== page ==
The militarily strongest power in the world, the one with the greatest arsenal of nuclear weapons, abandoned the rule of law, of international law, as a process for nuclear disarmament, and chose instead the path of dominance, with a mission as stated in in 2002 nuclear policy review, to deliver conventional or nuclear strikes to any place in the world on a moments notice. Since that time we have seen the Iraq war launched, and the nuclear establishment in the US urge new nuclear weapons production under the excuse of refurbishing or updating the old. And the rest of the world follows suit: France is building a nuclear capable bomber, the Rafale, as well as a new submarine launched ballistic missile. Britain appears bent on replacing its fleet of submarines and trident missiles, India continues to expand its nuclear weapons infrastructure with the help of the US and there is serious talk of Japan rearming and perhaps becoming a nuclear weapons power. This is to say nothing about Iran and North Korea, or Russia and China. The world's nuclear teeth have been set on edge because the US chose the path of dominance and empire rather than of hope and diplomacy.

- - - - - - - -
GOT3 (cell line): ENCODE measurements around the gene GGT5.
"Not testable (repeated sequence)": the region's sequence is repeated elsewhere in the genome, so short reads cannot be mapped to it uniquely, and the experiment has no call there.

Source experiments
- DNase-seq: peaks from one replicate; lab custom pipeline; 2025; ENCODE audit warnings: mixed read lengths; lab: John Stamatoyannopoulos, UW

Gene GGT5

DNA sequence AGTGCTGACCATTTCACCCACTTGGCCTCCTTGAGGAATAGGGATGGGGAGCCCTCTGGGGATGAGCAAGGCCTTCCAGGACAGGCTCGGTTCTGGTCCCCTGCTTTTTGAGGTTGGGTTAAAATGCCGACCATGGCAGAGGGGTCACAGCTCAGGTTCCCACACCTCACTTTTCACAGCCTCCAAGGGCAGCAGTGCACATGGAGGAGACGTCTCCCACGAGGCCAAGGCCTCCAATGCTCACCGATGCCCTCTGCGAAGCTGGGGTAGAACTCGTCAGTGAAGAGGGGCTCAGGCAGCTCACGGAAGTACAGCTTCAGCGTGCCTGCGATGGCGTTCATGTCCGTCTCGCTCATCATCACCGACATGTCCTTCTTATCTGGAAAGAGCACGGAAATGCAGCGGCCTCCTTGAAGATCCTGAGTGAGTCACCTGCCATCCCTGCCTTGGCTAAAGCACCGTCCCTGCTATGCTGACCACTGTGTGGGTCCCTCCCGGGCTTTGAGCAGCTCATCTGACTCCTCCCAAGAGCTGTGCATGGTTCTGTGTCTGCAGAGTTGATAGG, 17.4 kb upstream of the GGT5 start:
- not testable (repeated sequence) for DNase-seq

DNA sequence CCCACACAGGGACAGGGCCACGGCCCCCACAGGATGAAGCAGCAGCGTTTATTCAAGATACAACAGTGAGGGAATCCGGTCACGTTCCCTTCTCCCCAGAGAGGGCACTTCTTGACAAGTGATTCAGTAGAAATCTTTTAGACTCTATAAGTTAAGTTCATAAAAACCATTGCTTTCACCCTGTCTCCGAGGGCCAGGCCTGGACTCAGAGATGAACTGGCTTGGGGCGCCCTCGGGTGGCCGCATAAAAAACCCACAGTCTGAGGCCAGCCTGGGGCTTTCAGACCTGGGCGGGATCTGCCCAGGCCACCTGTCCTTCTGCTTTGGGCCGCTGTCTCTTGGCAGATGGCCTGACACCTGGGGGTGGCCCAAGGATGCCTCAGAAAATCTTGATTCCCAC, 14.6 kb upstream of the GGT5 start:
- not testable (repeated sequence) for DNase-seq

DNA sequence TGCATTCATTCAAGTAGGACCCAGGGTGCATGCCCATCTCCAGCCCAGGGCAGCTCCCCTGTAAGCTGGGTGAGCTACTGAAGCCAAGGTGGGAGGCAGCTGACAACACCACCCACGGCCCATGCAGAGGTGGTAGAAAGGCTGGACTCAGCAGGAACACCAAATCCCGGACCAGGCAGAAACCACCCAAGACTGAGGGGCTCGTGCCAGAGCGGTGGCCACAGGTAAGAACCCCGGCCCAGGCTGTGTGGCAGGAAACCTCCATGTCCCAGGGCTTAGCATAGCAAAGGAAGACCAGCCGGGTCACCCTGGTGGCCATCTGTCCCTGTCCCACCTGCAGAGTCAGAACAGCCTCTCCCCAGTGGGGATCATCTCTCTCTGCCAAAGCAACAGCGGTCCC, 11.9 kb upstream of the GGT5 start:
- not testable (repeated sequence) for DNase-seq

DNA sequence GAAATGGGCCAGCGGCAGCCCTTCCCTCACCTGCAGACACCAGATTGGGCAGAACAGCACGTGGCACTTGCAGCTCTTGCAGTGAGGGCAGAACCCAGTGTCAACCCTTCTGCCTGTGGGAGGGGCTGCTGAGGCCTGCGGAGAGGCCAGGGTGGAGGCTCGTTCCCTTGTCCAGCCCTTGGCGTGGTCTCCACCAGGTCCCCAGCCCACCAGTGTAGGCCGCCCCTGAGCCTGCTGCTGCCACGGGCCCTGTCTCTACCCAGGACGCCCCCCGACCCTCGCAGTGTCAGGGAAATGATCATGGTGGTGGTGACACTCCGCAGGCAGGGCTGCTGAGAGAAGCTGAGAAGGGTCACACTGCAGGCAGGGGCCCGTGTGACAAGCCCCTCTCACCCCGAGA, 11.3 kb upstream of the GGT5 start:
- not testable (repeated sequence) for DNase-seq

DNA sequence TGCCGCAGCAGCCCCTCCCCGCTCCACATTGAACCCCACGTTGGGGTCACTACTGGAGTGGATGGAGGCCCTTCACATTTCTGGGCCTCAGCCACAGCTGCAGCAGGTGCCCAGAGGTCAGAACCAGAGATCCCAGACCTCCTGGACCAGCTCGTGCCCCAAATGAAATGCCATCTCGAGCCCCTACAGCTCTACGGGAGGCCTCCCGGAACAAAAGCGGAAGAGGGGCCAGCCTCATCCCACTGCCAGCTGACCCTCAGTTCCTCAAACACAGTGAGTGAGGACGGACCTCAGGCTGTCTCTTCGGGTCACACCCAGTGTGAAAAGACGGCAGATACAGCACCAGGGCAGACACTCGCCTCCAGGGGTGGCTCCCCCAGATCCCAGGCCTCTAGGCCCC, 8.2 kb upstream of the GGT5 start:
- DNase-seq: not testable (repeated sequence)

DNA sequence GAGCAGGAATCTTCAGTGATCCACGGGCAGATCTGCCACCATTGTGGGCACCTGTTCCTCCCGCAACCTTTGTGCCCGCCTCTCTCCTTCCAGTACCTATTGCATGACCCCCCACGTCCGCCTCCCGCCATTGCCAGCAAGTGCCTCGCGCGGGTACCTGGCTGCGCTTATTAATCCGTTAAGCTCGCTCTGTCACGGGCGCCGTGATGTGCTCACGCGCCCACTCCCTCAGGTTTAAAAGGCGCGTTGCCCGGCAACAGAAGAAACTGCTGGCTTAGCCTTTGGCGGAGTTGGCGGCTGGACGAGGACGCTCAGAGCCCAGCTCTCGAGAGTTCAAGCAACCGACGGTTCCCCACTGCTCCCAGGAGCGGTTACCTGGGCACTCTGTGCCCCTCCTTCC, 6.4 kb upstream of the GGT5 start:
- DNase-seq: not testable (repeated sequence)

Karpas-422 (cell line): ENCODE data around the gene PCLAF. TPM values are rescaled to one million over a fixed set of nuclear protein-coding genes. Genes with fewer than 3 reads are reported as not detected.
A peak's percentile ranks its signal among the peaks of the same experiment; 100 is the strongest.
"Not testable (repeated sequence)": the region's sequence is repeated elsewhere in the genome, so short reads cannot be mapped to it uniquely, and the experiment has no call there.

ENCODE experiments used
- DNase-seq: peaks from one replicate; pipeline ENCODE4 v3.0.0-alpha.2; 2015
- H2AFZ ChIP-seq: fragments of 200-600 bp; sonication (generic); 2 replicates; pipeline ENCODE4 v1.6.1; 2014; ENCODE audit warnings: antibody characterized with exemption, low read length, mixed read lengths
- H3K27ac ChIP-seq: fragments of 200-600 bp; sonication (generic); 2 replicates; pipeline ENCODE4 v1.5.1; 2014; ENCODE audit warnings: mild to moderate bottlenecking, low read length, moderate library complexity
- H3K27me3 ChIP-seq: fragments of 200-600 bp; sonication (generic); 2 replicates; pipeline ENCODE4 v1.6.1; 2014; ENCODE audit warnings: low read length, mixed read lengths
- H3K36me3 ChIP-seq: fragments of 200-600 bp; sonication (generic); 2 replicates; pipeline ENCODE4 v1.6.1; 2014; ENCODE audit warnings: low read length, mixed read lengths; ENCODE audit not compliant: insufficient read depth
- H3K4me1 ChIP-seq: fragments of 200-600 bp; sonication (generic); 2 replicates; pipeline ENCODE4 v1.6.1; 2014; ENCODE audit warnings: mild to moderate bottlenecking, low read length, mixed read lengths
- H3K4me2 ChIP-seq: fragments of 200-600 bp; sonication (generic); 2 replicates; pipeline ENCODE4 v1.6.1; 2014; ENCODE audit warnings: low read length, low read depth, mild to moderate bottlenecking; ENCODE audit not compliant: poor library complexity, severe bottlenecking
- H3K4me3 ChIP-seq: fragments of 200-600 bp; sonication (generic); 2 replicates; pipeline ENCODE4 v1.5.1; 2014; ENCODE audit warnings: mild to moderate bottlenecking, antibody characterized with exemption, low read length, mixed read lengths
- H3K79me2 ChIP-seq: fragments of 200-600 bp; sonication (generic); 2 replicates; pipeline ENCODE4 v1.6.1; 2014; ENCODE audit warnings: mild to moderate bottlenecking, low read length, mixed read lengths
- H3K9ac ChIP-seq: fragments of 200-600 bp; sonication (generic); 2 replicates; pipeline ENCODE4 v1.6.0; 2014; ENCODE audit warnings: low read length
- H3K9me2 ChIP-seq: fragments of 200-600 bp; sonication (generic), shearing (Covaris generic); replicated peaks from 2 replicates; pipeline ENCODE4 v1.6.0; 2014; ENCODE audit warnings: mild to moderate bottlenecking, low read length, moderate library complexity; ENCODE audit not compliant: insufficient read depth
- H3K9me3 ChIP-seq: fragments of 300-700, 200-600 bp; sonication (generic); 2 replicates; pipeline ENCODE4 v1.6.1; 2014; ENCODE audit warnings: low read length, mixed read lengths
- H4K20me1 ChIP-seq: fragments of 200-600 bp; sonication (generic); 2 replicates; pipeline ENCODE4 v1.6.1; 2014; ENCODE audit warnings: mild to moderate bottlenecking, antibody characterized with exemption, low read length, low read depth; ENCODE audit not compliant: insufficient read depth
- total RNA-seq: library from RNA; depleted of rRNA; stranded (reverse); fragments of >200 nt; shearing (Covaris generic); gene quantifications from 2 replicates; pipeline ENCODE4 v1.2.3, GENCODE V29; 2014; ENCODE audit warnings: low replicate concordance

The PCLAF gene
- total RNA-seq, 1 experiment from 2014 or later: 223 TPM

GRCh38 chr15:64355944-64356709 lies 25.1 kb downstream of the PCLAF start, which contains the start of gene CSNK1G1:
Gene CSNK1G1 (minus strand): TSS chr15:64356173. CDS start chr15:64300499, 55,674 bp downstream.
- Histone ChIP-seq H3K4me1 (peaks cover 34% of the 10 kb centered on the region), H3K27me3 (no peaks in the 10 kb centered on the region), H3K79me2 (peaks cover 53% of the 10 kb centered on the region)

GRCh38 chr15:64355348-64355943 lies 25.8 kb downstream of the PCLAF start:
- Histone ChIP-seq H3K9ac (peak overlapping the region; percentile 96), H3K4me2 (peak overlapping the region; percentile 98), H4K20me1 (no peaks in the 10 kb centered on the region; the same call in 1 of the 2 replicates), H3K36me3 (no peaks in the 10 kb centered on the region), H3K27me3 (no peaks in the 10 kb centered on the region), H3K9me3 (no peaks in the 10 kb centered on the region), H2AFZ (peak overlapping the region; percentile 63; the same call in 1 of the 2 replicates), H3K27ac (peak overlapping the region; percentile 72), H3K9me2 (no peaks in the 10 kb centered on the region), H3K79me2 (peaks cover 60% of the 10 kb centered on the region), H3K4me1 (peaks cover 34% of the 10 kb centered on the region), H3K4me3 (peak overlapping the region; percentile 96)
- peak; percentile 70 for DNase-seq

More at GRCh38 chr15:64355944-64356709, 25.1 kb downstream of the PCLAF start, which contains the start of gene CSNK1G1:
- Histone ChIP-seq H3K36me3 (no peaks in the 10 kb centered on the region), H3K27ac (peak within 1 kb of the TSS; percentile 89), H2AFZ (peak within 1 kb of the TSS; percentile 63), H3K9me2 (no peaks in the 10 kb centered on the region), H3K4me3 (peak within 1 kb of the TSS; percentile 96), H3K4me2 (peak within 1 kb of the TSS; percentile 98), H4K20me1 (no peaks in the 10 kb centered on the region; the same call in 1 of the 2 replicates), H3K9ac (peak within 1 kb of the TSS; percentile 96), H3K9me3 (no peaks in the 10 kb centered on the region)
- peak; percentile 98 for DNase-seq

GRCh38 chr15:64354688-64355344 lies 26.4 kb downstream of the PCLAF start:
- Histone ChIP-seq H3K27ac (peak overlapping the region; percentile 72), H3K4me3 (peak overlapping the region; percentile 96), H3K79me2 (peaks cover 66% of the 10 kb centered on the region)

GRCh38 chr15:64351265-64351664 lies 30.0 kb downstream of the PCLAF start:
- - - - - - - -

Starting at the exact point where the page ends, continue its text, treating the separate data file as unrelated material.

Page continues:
Canada seems to go along by default, its diplomatic and peacekeeping role attenuated or eliminated in the morass of NATO and Afghanistan and in the interests of good trade relations with the US. We also continue to try and sell reactors to the world, and to make our uranium available. We need to remember our history and know that weapons and uranium have always gone together. Uranium from both the Eldorado Mine in Canada and from the Shinkolobwe mine in the Congo went into the first Atomic bombs produced by the Manhattan project and used on Hiroshima and Nagasaki. We mined Uranium for our very own Chalk River establishment which in turn was responsible for the production and early extraction of plutonium, the key fissile element in most nuclear weapons. We can't play innocent when it comes to nuclear weapons. Canada sold reactors to both India and Pakistan, and these nations became nuclear weapons producers.
In the most conservative of estimates, if 1/3 of the electrical energy required by the world in 2075 was generated by nuclear reactors, we would have to be building, globally, nearly 4 nuclear reactors a month starting now, and continuing until that date.